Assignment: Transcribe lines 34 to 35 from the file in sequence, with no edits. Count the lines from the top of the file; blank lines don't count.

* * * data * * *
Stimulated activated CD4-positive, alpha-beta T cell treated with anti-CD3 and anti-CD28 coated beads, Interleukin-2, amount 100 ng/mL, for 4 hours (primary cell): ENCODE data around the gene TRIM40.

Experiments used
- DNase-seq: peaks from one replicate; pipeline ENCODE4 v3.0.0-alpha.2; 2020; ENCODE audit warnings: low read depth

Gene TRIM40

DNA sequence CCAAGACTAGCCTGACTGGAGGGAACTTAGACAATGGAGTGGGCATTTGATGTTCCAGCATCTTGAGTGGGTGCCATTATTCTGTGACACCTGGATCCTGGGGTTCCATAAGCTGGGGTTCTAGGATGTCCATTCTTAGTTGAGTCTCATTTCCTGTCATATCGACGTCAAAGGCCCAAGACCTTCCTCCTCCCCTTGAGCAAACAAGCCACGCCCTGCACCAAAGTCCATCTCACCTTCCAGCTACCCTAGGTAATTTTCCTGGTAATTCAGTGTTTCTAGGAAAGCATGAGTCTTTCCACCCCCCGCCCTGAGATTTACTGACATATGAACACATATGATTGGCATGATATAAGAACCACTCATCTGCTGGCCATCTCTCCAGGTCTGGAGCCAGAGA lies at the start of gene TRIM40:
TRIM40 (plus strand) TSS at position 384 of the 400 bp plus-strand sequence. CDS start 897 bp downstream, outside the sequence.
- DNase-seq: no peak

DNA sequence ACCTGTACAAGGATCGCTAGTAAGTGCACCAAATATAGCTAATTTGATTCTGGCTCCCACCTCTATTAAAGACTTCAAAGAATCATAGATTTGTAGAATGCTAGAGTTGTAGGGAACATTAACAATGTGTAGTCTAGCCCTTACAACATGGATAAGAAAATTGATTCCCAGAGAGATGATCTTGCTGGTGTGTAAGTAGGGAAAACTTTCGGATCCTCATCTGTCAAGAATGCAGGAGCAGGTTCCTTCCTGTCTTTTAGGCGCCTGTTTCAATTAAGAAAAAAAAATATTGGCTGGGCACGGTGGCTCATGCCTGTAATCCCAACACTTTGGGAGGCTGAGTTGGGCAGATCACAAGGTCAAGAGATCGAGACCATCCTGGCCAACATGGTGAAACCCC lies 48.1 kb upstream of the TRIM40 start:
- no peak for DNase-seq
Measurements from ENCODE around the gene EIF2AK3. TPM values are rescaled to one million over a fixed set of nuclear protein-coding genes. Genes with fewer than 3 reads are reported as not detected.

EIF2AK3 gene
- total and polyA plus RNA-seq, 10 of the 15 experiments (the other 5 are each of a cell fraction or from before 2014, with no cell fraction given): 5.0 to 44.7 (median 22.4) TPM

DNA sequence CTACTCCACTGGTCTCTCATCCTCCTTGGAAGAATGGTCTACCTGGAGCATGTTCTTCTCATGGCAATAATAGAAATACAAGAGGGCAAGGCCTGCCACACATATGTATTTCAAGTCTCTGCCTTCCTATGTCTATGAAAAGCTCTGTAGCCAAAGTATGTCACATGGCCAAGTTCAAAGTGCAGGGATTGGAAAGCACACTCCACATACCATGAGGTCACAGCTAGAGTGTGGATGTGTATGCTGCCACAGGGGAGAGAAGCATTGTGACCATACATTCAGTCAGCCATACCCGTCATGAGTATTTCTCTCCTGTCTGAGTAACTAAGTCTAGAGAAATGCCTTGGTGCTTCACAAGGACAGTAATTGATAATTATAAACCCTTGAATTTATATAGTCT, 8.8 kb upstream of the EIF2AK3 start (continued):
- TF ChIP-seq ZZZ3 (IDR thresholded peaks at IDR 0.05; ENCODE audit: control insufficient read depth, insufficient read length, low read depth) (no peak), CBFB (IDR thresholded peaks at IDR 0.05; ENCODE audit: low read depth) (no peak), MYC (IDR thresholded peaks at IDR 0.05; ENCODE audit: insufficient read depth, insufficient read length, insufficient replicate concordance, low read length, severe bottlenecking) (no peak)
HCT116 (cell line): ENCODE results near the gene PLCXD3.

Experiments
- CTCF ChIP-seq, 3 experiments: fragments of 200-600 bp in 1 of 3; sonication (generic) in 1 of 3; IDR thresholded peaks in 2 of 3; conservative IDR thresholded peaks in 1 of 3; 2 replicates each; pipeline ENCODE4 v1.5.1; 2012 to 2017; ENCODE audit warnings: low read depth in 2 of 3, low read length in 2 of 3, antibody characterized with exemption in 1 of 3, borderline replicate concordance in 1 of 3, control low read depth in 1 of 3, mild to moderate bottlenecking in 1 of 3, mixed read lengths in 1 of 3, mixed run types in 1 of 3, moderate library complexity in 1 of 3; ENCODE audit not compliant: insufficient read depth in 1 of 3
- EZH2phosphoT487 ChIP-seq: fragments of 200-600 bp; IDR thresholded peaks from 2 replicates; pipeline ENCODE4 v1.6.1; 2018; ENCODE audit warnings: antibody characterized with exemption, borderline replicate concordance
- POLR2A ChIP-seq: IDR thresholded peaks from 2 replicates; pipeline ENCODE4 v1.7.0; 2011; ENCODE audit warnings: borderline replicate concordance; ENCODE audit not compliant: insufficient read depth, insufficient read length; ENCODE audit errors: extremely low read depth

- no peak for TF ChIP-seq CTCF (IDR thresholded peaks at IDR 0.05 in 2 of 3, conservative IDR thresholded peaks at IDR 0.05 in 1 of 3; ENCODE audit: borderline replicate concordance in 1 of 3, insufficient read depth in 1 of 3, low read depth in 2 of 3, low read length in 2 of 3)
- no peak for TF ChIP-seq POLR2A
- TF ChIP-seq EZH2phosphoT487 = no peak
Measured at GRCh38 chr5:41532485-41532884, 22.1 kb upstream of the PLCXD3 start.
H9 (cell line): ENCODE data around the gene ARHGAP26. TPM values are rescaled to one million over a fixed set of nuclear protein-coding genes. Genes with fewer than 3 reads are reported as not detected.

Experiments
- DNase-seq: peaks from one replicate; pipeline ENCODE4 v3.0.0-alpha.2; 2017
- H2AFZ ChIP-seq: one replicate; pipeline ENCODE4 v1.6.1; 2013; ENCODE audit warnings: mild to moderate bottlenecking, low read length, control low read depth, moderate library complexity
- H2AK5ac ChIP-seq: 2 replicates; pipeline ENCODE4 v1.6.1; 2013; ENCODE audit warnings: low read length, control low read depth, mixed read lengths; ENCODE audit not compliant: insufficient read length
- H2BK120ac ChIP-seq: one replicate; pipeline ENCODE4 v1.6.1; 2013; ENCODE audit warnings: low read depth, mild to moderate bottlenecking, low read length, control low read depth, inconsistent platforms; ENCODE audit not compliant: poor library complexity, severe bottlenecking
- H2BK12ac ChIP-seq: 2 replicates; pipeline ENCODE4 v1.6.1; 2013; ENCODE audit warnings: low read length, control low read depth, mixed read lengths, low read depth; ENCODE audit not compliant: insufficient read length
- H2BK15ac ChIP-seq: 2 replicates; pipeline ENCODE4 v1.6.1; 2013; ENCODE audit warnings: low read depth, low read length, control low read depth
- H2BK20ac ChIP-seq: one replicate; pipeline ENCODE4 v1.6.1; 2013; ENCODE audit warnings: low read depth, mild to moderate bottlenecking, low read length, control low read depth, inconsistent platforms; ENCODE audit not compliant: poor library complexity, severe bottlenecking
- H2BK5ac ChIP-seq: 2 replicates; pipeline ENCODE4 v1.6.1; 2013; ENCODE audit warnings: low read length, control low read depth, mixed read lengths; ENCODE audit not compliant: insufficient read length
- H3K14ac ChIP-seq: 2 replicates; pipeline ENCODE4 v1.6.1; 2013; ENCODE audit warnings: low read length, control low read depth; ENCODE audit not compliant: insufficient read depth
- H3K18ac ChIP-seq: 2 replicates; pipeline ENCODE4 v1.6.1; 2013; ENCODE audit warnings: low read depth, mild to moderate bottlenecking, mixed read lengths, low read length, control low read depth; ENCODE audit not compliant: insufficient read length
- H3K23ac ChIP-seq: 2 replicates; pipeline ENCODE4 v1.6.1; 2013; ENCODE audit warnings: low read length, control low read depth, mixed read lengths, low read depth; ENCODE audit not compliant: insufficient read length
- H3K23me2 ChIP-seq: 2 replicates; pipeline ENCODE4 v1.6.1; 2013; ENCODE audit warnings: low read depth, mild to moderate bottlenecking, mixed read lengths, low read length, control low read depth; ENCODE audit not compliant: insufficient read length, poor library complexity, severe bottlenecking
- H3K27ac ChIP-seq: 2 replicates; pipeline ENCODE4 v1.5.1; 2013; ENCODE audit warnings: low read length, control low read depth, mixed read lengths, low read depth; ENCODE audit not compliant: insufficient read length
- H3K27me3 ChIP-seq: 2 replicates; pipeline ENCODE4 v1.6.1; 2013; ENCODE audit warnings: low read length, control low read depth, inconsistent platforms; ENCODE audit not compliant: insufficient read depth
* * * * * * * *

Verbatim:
- H3K14ac ChIP-seq: 2 replicates; pipeline ENCODE4 v1.6.1; 2013; ENCODE audit warnings: low read length, control low read depth; ENCODE audit not compliant: insufficient read depth
- H3K18ac ChIP-seq: 2 replicates; pipeline ENCODE4 v1.6.1; 2013; ENCODE audit warnings: low read depth, mild to moderate bottlenecking, mixed read lengths, low read length, control low read depth; ENCODE audit not compliant: insufficient read length